Jimmy Logan’s Pantomime Dress

Our sixth object of ten takes us into the world of drama, initially taught informally at the Glasgow Athenaeum from 1886, and formally added to the syllabus as a diploma and later a degree in 1950. 

This is a pantomime dame dress worn by infamous Scottish variety entertainer Jimmy Logan OBE in his guise as Pantomime Dame Lizzie Trotter.  An oil of him wearing the same dress, painted by another Glasgow School of Art graduate (June Crisfield Chapman) also forms part of Jimmy Logan’s extensive archive, donated to the Royal Conservatoire of Scotland by his widow, Angela, in 2005.  It remains the largest archive, and one of the most popular, in all the collections. 

Jimmy Logan as Pantomime Dame Lizzy Trotter painted by June Crisfield Chapman

Jimmy Logan was born Jack Short in Dennistoun, Glasgow, in 1928.  Coming from a theatrical family (his aunt Ella Logan, from whom Jimmy was to adopt his stage name, was already a famous Broadway star in New York, and his parents were the popular Glasgow variety duo Short & Dalziel), Jimmy started his performance career at a young age.  His early pantomime performances brought him to the attention of BBC Scotland, where he was soon to become a household name as a comedian, actor, musician – an all-round performer.   

His first big screen acting role came in 1949 in the film Floodtide, a grim romantic drama set in Clydeside directed by Frederick Wilson.  It would be the beginning of a very successful career in the industry, including a couple of now legendary Carry On films alongside co-star Barbara Windsor.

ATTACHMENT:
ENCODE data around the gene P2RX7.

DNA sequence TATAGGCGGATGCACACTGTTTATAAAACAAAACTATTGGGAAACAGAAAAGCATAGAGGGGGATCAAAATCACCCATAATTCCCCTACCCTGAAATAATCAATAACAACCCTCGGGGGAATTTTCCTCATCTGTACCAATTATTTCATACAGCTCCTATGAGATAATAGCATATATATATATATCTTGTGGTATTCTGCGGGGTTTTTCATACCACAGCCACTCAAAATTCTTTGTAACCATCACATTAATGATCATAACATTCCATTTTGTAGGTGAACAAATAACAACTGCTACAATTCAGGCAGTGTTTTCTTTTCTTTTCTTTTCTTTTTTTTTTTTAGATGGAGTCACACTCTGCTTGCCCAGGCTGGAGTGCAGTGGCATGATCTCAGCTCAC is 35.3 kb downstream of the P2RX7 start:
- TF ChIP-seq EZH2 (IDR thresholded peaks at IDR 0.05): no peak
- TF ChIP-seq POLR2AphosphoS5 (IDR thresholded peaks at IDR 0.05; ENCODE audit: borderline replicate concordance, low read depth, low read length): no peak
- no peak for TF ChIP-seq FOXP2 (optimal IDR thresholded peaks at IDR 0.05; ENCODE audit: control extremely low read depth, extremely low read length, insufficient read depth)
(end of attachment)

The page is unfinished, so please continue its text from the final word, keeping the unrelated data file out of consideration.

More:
In 1964 Jimmy bought Glasgow’s Empress Theatre, refurbishing it and re-opening as the New Metropole Theatre where he was to continue his career as a producer and theatrical impresario.   

One of Logan’s best remembered performance series were his recreations of Sir Harry Lauder’s music hall revues, and although much of his Lauder memorabilia now rests at the University of Glasgow Library’s Special Collections Department and Low Parks Museum in South Lanarkshire, Logan’s original scripts for his Lauder performances form part of his archive at the Royal Conservatoire of Scotland.  They were used to form a re-creation of the re-creation, this time with Jamie MacDougall in the titular role.

Discover the Jimmy Logan archive catalogue.

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